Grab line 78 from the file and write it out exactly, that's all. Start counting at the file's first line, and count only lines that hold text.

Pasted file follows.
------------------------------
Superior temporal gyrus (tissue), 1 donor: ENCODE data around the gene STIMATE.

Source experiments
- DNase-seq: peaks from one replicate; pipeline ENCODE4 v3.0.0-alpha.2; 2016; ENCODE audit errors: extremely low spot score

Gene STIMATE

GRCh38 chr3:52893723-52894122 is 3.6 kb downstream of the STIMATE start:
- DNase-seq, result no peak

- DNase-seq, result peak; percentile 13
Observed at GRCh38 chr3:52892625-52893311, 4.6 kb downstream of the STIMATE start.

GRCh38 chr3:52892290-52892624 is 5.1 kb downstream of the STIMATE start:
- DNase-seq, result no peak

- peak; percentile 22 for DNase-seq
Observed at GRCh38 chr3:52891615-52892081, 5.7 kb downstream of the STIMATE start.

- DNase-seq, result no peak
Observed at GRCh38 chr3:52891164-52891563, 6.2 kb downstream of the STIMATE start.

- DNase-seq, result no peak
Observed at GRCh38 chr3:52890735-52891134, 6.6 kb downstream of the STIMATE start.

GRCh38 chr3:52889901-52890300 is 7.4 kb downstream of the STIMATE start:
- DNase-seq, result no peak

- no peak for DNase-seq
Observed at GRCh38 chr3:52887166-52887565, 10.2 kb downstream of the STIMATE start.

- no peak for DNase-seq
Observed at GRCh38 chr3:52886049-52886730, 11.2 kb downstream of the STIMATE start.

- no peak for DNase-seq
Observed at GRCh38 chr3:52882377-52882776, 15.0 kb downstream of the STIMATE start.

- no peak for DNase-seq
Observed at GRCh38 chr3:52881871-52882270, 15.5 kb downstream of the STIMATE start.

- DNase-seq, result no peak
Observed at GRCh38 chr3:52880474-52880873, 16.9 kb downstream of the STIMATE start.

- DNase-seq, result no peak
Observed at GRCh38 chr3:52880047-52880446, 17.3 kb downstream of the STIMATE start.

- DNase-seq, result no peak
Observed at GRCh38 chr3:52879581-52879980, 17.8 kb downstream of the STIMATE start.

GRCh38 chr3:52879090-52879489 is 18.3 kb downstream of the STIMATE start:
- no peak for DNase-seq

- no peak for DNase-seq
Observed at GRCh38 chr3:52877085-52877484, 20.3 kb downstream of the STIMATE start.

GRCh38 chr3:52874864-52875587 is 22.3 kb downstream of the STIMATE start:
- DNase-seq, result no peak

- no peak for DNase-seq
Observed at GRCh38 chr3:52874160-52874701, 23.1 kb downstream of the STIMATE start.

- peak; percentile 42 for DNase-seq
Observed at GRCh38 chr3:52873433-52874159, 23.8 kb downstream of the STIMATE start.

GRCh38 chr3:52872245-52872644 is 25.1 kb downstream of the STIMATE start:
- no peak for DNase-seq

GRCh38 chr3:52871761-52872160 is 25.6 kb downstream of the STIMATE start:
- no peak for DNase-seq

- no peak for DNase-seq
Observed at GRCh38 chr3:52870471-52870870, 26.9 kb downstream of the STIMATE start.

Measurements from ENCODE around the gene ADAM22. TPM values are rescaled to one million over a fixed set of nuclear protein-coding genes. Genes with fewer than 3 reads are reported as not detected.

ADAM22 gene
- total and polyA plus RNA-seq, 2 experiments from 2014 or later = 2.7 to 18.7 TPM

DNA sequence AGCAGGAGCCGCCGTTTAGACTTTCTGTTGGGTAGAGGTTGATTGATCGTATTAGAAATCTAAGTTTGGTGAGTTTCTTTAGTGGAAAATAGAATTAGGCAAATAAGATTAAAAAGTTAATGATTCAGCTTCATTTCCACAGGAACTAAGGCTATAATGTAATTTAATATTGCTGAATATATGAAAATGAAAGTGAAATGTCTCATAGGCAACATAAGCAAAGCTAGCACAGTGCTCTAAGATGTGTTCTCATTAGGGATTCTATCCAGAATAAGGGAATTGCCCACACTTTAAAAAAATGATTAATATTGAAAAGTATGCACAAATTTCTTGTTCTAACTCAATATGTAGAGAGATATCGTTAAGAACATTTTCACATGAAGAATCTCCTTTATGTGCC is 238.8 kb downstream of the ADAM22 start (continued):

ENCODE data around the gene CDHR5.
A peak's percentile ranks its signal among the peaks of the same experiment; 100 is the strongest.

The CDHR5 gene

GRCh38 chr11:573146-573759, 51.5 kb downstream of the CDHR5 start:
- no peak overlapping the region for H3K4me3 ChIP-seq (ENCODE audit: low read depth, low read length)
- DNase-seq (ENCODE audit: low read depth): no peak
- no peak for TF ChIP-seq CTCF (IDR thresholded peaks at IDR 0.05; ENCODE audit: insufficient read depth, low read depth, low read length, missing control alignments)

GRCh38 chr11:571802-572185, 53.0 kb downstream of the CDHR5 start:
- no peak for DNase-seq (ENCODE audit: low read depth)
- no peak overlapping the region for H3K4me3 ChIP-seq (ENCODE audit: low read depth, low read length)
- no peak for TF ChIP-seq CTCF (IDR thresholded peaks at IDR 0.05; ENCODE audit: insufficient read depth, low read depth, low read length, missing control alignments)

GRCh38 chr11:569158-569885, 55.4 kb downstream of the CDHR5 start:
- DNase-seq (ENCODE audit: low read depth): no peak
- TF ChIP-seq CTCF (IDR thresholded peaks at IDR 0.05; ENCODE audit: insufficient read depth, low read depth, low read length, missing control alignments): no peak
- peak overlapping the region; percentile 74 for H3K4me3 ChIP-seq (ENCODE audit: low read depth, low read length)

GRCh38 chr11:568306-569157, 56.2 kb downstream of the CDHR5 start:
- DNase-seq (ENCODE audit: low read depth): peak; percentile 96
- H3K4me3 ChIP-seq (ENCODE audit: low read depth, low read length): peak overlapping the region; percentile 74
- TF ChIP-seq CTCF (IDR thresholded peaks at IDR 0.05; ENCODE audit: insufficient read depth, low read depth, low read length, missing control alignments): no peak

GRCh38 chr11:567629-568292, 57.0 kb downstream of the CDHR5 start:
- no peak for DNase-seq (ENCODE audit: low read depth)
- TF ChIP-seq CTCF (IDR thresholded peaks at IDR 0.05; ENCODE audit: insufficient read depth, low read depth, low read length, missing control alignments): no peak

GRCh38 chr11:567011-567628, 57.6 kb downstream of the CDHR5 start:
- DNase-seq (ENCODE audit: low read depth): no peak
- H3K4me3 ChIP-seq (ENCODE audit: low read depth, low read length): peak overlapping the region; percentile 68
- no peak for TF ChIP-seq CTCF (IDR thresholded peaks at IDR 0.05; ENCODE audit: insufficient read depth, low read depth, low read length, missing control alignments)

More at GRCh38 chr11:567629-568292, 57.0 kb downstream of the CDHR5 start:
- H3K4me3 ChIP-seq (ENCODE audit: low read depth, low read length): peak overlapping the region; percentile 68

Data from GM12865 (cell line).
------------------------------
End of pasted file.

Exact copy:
- no peak for TF ChIP-seq CTCF (IDR thresholded peaks at IDR 0.05; ENCODE audit: insufficient read depth, low read depth, low read length, missing control alignments)